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BWW Review: CHICAGO at the Dr. Richard T. Mamiya Theatre


BWW Review: CHICAGO at the Dr. Richard T. Mamiya Theatre

Jazzing up central Oahu at the Dr. Richard T. Mamiya theatre is the "junior" production of esteemed Broadway magnate Bob Fosse's Chicago. A glitzy musical filled with deceit, manipulation, and murder, Saint Louis Center for the Arts's production is an enjoyable time at the theatre.

Set amidst the backdrop of a jazz-age Chicago, the satirical story follows the lives of Velma Kelly (staple and steadfast Kira Stone) and Roxie Hart (an impressive Lyric Medeiros), both criminals hellbent on obtaining justice and freedom from their current incarceration of the murders of men who've done them wrong. Aiding in their individual endeavors to oust themselves from prison is the money-hungry and conceited Billy Flynn (Cormac Hurley), who takes Roxie under his wing over Velma, an act that leaves Velma in both raging fury and jealousy. What ensues is a spectacle of lies, manipulation, and, of course, jazz numbers.

What stands out most about the production is---per usual with this theatre---the cast. At first stalwartly led by the vivacious Stone, last seen as the titular Mary Poppins in Mary Poppins, her embodiment of Velma is the antithesis of her prim-and-proper Mary, as she convincingly sells the acidic, yet vulnerable nature of Velma's persona. Without a doubt the most famous song from the show, her rendition of "All that Jazz" is a force to be reckoned with, as her take on both the song and character help to establish this vulnerable woman. Further, as it is the opening number, it rests on Stone's shoulders to both set and establish the tone of the show, for without an appropriate one, the musical faces risk of falling tonally imbalanced. However, Stone succeeds with not only this but also with conveying Velma, whose underlying commentary of the events around her heard within her dialogue and the nuances of her gestures help to tell the story. Moreover, Medeiros stuns in her role as Roxie. Per the playbill, she has starred in a few productions at this theatre, all of which I did not see, but seeing her in this production honestly blew me away. She has such a presence about her, and she commands every scene she is in. Her acting is superbly natural and very rarely contrived, which speaks heaps on behalf of her performance, as the character of Roxie is one who contrives most of her character's personal life in order to free herself from incarceration. Also, as the 2002 Oscar-winning film adaptation of the musical is so well-known and beloved to many, I often found myself recalling the performances of Renee Zellweger as Roxie and Catherine Zeta-Jones as Velma---both of whom deliver stunning performances---but between these two leads, Stone and Medeiros both find ways to put their own spin and take on their character, by which at the halfway point of the production, the recalling of the film left my mind. Other standouts in the production include Rachel Faith Javier as the 'titah' Matron "Mama" Morton, Alyse Glaser as Hunyak, and, based on audience reaction, THE most beloved character of the show, Miles Kroeker as Amos Hart.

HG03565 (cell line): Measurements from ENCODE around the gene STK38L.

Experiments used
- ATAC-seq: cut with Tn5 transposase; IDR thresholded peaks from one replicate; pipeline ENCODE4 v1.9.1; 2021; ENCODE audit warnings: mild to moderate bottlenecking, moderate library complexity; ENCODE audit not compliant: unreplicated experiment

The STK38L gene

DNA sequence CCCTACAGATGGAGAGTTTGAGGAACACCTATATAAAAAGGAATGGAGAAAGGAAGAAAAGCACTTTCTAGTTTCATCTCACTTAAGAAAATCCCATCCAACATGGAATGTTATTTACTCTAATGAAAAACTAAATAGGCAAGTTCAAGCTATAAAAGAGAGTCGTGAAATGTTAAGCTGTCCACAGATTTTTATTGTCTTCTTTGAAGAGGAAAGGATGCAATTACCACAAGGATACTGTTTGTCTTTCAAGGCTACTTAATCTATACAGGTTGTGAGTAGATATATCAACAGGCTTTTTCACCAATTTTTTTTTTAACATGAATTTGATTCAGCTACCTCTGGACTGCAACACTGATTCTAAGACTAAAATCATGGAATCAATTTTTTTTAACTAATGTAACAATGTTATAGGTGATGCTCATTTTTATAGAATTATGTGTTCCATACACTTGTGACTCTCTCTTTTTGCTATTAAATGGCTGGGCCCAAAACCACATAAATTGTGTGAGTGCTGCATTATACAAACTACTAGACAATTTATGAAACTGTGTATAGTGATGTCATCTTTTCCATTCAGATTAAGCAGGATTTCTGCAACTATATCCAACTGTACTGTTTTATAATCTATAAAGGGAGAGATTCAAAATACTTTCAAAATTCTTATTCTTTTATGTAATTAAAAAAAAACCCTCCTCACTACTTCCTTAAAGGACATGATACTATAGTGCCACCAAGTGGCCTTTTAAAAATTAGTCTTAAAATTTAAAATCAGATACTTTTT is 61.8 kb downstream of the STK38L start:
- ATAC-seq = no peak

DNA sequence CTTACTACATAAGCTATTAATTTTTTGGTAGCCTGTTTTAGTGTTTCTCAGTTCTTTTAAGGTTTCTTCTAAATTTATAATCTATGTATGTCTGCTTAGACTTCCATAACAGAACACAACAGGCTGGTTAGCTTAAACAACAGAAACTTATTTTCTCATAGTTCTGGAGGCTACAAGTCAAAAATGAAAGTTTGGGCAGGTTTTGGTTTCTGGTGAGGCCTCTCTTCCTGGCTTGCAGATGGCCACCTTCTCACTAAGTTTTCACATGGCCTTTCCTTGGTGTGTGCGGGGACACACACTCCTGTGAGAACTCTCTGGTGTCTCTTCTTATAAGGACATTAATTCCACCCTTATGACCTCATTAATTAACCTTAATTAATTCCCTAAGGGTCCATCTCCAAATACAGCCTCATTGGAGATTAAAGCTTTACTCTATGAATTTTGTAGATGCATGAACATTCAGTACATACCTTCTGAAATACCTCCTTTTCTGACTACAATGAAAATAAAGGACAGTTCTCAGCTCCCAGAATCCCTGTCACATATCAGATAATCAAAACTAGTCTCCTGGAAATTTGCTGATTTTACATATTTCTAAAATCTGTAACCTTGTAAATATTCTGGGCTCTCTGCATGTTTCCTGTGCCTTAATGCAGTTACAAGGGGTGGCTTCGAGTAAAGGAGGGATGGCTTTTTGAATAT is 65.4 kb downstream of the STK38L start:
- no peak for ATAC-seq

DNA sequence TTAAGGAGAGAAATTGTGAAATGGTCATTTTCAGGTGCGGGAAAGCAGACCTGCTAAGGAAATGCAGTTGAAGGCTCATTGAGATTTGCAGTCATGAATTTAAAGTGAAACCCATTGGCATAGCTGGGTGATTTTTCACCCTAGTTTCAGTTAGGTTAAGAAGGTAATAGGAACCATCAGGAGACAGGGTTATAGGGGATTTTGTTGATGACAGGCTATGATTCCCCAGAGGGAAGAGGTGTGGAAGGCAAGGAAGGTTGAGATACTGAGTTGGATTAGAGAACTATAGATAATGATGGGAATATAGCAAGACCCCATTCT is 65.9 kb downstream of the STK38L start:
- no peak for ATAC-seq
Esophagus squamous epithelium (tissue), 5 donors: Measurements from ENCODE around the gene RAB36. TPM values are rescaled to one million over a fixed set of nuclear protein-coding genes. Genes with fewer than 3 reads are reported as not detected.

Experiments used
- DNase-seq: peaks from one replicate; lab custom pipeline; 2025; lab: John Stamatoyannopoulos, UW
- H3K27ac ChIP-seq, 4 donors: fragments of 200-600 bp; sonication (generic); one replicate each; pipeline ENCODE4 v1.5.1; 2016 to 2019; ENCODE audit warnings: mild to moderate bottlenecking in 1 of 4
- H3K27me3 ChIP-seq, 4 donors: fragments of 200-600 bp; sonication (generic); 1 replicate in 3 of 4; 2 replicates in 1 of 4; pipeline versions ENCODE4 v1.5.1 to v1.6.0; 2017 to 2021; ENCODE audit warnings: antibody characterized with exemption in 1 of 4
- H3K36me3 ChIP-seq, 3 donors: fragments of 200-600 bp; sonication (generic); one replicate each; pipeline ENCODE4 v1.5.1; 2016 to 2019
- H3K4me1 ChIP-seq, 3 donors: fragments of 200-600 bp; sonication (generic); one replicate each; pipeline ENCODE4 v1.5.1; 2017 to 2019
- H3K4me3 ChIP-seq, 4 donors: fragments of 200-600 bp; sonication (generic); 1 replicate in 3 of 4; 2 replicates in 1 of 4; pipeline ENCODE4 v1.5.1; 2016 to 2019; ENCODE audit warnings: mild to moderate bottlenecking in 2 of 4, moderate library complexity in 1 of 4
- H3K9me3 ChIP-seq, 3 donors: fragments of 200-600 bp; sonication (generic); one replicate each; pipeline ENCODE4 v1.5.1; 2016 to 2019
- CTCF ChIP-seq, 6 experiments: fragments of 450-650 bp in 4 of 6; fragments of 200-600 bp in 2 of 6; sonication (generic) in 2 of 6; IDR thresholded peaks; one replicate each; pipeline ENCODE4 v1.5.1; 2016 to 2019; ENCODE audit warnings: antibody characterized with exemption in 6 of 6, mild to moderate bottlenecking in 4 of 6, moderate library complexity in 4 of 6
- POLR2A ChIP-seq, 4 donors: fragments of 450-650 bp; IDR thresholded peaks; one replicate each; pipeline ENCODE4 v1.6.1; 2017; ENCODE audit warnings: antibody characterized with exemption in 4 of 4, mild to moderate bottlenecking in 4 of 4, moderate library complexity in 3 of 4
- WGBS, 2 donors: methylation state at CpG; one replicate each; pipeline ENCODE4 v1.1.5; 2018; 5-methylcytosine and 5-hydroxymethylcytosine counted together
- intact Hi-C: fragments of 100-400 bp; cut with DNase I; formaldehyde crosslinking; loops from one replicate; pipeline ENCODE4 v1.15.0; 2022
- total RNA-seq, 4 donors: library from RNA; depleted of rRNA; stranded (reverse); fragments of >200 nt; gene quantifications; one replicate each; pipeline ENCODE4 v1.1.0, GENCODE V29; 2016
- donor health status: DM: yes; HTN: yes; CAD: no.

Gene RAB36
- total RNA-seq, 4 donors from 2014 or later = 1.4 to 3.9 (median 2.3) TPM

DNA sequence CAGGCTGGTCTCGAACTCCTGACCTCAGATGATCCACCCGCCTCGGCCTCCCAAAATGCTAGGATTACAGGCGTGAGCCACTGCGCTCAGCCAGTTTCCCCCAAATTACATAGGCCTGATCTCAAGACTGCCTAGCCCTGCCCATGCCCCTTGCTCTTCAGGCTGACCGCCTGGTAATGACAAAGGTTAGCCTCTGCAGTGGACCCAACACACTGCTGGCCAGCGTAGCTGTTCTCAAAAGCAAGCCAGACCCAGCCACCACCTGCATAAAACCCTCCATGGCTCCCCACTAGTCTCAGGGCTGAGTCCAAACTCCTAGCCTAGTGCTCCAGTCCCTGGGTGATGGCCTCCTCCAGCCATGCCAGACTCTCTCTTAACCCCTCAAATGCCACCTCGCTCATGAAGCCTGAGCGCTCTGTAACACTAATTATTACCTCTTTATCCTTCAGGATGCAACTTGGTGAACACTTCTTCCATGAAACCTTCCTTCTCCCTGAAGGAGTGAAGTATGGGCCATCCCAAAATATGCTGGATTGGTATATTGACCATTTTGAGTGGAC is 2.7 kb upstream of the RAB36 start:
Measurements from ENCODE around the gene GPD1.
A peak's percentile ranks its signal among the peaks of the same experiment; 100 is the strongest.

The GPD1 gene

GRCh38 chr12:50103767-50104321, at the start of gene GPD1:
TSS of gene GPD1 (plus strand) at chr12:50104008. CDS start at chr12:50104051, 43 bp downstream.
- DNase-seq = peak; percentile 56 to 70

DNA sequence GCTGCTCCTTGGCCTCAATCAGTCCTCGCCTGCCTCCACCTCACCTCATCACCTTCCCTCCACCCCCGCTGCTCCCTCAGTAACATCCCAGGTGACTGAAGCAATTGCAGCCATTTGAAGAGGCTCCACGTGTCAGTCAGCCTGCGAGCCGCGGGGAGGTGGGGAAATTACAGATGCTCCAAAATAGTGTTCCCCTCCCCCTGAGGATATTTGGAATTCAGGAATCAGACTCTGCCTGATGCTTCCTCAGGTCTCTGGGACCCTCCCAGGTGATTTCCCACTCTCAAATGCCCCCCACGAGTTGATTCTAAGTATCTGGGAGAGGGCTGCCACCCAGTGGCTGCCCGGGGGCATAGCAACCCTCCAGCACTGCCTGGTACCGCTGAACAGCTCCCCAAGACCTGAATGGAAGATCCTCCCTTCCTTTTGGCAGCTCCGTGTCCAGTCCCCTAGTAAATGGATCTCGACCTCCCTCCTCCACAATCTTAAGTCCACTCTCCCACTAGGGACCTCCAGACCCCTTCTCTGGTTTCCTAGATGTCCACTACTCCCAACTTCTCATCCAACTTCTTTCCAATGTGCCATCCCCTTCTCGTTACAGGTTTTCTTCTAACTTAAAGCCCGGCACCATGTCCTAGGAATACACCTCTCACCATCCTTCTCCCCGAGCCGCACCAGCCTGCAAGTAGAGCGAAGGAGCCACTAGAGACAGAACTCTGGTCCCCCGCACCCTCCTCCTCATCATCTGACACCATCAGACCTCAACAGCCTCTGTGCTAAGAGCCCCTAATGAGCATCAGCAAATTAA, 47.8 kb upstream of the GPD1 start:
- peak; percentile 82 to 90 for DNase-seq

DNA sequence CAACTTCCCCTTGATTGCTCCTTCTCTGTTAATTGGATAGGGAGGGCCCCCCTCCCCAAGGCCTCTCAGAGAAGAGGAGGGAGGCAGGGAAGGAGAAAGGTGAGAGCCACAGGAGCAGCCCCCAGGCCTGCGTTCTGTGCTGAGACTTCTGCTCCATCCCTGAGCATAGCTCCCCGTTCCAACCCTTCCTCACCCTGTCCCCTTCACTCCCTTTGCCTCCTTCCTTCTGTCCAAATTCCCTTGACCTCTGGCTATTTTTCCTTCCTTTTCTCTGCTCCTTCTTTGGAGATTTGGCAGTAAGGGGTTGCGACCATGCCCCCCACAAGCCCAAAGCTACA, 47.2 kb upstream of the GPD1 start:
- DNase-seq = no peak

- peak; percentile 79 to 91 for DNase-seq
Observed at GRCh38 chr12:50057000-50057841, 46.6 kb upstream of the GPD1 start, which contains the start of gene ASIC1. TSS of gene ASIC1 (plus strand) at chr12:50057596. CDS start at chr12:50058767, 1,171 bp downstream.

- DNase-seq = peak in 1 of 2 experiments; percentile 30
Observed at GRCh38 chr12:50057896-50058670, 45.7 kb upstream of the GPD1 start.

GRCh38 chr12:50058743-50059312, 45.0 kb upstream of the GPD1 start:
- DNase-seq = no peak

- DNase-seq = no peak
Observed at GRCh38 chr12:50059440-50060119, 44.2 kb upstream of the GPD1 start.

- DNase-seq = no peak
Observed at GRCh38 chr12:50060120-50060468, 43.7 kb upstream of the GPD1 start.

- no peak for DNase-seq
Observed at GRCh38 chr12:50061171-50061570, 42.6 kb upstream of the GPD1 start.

The only notable and unfortunately apparent downfall would be the fact that the show tries too hard circumvent the sordid aspects of the show, notably its sexual themes and the sensuality of some of the characters. A fan of the original stage production or the film version will likely be familiar with these elements, and while it is very understandable---and laudable, in fact!---that this production tries to tone them down, its approach felt like somewhat of an 'elephant in the room'. Other than this miniscule downfall, the show is quite enjoyable.

Overall, Saint Louis Center for the Arts's Chicago can ultimately classify itself within the canon of successful productions that this theatre has mounted. Most notably due to its stalwart lead performances by Stone and Medeiros, the show is one to truly relish. It is also worth mentioning that it is quite refreshing to witness a show with an array of strong female leading characters at its epicenter, giving the female talent involved in the show their greatest opportunity to shine. The show opened this past weekend and runs through March 17. For tickets, call 808-734-5058 x224.

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From This Author Cheyne Nomura